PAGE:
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Amanda Fisher-Ling was born to Meri Lin Ling and Fred Fisher on July 31, first featured in issue #39. Though quite healthy, she gave the doctors and her parents some surprises, most notably by being born without any pinkie fingers or pinkie toes. She's very fair and blonde for someone who's half Chinese, which puzzles her mother--her parents seem to think she somehow got all their recessive genes instead of their dominant ones!
The baby's other odd physical features include very elfy-looking ears and startling green eyes that look too big for her face. But those surface differences are only the beginning. Amanda has many other fun surprises up her sleeve, but for now she's just a baby, and comic readers will find out all her quirks as her parents do. If you'd rather be surprised about Amanda's surprises, please skip the next section, as it gives away a big spoiler.
You can see some of her facts and figures on the baby stats page.
Soon enough, Amanda's storyline steps into the weird; her mother discovers that the baby has the ability to move objects without touching them. Realizing that her child has "this thing called telekinesis" is even more of a shock when Meri Lin finds out there really aren't any documented cases of Amanda's caliber. Now she's faced with a total unknown, because no one really knows the limits of Amanda's powers and how she should be disciplined . . . and who it's safe to tell.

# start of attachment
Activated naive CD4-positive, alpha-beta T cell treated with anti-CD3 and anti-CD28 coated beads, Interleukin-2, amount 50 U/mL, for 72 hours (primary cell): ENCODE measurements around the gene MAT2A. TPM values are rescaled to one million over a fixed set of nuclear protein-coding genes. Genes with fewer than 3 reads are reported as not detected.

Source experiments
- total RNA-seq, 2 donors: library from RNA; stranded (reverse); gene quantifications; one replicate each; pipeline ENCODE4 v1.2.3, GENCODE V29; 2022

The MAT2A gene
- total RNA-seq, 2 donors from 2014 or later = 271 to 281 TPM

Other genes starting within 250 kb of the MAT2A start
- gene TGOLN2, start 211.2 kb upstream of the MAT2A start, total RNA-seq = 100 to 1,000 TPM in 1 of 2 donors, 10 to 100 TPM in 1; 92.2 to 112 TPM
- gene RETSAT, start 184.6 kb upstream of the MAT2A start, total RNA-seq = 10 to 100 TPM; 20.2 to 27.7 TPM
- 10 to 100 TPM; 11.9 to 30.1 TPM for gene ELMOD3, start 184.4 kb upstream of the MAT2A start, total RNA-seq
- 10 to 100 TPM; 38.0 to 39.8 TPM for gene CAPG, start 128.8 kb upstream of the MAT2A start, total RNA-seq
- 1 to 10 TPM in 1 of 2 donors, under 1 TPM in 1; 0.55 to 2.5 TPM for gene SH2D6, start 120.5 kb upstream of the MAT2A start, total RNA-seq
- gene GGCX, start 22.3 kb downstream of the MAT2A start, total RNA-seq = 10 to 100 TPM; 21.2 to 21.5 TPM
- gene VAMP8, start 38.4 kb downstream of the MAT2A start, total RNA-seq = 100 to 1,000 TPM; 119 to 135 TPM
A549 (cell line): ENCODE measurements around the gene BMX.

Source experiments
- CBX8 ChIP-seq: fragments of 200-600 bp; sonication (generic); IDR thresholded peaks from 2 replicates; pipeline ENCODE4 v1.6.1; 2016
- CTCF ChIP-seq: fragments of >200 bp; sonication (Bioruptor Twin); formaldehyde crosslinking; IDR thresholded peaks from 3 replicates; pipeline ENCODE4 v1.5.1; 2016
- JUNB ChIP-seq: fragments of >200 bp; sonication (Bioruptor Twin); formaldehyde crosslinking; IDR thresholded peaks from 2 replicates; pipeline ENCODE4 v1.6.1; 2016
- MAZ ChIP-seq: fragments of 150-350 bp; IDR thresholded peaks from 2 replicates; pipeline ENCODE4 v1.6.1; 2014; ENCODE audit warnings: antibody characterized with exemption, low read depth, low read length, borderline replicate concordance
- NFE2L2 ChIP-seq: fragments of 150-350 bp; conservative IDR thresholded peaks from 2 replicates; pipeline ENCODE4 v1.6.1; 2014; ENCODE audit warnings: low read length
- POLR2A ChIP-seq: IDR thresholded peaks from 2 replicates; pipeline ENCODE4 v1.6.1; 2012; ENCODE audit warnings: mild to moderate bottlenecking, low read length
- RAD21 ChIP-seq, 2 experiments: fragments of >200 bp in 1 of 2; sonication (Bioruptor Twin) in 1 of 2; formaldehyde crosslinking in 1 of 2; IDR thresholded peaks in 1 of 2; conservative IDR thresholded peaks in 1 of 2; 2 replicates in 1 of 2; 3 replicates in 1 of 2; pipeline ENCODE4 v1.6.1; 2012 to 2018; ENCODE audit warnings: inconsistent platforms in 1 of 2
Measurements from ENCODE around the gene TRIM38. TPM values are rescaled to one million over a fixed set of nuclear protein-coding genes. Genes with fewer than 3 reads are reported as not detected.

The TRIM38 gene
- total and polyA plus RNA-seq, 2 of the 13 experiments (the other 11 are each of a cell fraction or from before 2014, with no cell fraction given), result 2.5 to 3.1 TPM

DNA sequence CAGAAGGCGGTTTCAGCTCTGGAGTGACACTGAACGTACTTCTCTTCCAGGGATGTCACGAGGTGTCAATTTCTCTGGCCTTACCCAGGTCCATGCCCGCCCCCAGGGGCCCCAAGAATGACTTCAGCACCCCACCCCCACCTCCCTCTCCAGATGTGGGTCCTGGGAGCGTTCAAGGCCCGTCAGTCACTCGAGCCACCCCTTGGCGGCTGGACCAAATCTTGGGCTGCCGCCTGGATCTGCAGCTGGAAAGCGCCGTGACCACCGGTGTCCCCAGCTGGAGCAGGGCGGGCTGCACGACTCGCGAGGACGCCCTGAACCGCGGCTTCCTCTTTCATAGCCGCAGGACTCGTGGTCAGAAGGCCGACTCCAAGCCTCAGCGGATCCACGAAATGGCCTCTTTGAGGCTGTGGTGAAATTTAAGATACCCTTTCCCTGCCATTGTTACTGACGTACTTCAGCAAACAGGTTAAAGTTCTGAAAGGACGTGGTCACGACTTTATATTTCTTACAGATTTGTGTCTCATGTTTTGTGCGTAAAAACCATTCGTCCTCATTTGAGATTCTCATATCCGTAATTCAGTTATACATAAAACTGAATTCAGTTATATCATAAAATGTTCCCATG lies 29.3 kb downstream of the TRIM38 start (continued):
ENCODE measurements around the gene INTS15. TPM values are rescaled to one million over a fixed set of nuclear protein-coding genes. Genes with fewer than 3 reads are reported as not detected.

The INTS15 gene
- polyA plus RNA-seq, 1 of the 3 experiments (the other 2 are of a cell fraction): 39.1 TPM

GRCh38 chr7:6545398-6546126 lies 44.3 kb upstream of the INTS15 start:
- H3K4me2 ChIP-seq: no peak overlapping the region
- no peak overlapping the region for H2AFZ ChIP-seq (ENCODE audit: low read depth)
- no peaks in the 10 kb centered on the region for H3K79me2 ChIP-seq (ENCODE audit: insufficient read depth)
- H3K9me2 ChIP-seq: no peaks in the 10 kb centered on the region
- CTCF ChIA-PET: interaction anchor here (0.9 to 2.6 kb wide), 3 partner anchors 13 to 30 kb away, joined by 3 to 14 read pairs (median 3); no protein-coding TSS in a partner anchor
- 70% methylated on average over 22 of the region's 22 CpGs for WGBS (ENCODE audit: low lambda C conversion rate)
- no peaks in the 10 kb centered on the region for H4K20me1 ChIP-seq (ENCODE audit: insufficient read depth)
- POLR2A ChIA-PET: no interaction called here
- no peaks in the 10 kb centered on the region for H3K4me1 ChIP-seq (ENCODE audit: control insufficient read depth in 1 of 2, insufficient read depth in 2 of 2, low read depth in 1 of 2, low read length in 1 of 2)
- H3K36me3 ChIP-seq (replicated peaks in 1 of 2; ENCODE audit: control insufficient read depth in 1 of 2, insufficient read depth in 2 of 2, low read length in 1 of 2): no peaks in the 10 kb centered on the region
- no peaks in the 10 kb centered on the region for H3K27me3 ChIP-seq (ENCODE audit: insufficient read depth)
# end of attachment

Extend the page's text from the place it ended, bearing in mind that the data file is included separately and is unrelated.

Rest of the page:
But for her part, Amanda seems like a happy baby who just wants to drool and eat and laugh and play, and of course learn about her world. Being able to move things without touching them changes her development style a little bit, of course--for instance, why would you crawl toward interesting objects if you could just bring them to you?--but except for a few glitches, Amanda enjoys a grand old time growing up, and this comic is about just that.
Another big spoiler follows:
Amanda is an adventurous child, and one day, two weeks shy of her second birthday, she ends up flying out the window. Once that happens, she loses touch with her family and has to manage on her own, with help. From that point on she is a point-of-view character, later known by the name Ivy.